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Math Help - Poisson Process - Number of cars that a petrol station can service

  1. #16
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    Re: Poisson Process - Number of cars that a petrol station can service

    Thank you romsek, your assistance is so appreciated. I will try do this question by hand, because apparently it does not need any kind of computer software package and the answer should be able to be derived through algebra. I am trying to think of any "tricks" or short cuts...
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  2. #17
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    Re: Poisson Process - Number of cars that a petrol station can service

    Quote Originally Posted by usagi_killer View Post
    Thank you romsek, your assistance is so appreciated. I will try do this question by hand, because apparently it does not need any kind of computer software package and the answer should be able to be derived through algebra. I am trying to think of any "tricks" or short cuts...
    One other thing I noticed. Is that as the ratio of the initial amount of gas the station has to the max amount each car can request (in this problem it's 2) gets large the average number of cars serviced tends towards $\dfrac {GS_{init}}{Req_{max}}$ as you'd expect. I'm a bit surprised that the average number of cars wasn't just 100/25=4 myself but that's the nature of the uniform distribution.

    Usually you'd be able to model the sum of uniforms as a Normal rv but the numbers are so low in this problem it's not a very good fit.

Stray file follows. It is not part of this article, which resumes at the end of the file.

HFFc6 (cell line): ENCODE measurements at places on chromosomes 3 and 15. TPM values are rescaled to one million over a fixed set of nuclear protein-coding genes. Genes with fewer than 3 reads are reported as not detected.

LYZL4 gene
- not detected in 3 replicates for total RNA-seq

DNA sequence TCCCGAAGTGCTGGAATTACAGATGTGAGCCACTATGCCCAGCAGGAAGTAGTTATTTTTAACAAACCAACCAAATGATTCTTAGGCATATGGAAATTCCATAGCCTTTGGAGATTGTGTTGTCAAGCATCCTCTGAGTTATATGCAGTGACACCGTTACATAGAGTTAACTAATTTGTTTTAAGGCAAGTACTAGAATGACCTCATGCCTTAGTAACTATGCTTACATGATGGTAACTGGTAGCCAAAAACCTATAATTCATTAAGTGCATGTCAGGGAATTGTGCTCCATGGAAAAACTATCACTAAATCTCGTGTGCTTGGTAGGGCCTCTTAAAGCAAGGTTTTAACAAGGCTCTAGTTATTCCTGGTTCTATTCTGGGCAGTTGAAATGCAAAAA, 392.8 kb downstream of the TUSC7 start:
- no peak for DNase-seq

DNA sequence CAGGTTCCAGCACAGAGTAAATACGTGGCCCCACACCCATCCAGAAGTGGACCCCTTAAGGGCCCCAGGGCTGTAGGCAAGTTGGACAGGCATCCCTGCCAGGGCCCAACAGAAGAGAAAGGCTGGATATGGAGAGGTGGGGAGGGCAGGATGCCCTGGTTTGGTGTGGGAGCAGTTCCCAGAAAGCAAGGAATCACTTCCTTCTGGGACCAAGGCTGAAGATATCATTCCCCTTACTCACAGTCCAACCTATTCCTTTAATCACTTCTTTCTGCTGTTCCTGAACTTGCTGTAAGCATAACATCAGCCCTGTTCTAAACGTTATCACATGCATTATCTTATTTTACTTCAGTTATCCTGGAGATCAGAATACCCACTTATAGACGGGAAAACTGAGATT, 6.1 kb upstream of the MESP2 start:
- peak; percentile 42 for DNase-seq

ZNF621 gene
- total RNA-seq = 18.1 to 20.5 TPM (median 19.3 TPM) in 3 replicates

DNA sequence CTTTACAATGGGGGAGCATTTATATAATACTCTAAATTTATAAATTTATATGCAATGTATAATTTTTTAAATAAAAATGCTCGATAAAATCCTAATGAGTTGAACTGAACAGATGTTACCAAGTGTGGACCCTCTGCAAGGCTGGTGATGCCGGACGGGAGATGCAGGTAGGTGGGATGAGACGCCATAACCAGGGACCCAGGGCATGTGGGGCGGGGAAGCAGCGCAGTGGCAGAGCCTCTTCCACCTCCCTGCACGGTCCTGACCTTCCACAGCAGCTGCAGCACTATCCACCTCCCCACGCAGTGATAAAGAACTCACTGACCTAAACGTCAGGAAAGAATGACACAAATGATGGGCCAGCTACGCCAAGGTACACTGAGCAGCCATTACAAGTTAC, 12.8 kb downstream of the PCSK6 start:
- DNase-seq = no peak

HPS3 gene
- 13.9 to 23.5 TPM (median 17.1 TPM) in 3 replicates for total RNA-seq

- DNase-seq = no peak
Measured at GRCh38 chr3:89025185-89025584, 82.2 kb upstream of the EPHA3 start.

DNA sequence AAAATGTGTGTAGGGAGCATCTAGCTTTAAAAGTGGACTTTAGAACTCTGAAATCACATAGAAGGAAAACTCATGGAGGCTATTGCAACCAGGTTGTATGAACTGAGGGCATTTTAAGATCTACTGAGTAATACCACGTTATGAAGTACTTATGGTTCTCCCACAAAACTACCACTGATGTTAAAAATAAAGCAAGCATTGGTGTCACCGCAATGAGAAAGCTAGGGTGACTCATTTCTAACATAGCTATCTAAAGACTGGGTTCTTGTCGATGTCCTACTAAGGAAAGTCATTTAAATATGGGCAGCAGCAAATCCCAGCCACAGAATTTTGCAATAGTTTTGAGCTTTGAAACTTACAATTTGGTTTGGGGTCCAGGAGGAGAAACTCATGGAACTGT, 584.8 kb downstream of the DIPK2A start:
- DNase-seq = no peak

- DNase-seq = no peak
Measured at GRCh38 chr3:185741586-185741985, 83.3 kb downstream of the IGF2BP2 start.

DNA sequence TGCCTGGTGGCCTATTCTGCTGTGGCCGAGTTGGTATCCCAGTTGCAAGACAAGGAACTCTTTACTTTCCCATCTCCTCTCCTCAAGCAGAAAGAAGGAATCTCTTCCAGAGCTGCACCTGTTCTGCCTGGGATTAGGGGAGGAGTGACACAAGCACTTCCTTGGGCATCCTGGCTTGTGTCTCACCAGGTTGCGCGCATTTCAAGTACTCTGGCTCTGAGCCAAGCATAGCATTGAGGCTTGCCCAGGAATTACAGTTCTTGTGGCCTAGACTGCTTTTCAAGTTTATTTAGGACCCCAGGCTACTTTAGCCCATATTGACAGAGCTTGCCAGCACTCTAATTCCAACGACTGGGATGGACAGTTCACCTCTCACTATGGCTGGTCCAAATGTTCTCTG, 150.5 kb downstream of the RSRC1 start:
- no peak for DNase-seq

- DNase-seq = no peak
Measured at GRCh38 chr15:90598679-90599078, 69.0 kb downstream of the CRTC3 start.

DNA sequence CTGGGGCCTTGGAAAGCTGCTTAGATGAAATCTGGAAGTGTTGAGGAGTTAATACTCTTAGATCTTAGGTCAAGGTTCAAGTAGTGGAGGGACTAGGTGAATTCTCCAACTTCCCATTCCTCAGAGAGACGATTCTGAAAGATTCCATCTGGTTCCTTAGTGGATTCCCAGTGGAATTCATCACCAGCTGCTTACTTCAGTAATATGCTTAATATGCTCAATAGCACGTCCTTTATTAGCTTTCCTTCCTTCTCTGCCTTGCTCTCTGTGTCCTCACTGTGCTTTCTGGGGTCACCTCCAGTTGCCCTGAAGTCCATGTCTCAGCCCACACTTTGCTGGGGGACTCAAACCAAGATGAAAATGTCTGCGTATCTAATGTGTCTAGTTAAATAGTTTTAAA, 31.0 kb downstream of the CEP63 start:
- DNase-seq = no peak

Good luck. I hope all this has at least shed some light on the problem.
    Thanks from usagi_killer
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  3. #18
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    Re: Poisson Process - Number of cars that a petrol station can service

    Thank you romsek. You have definitely gave me lots to work on, I think I may have solved part (a) algebraically by modelling it as a renewal process. I just want to ask about part (b) quickly. Assume for now that $E[N] \approx 3.67$ (remember that $N$ is defined to be the number of cars that the petrol station FULLY service), and let $T$ denote the time until the station runs out of petrol. Since cars arrive according to a Poisson process, then the expected time between two arrivals is $\lambda^{-1}$, now is $E[T] = \lambda^{-1}E[N]$ or $E[T] = \lambda^{-1}(E[N]+1)$? I add the $+1$ in the latter expression because the station runs out of gas "one car later", if you understand what I mean. However, I am unsure because the question says "...before the station runs out of petrol (and before any refilling occurs)?" That is, since we have defined $N$ to be the number of cars that are FULLY serviced, then any car that arrives after the $N$-th car cannot be fully served, thus, the process ends at the $N$-th car, so $E[T] = \lambda^{-1}E[N]$.

    I am just unsure which interpretation to follow and just want to see what you think would be the more appropriate one.

    Thanks again!
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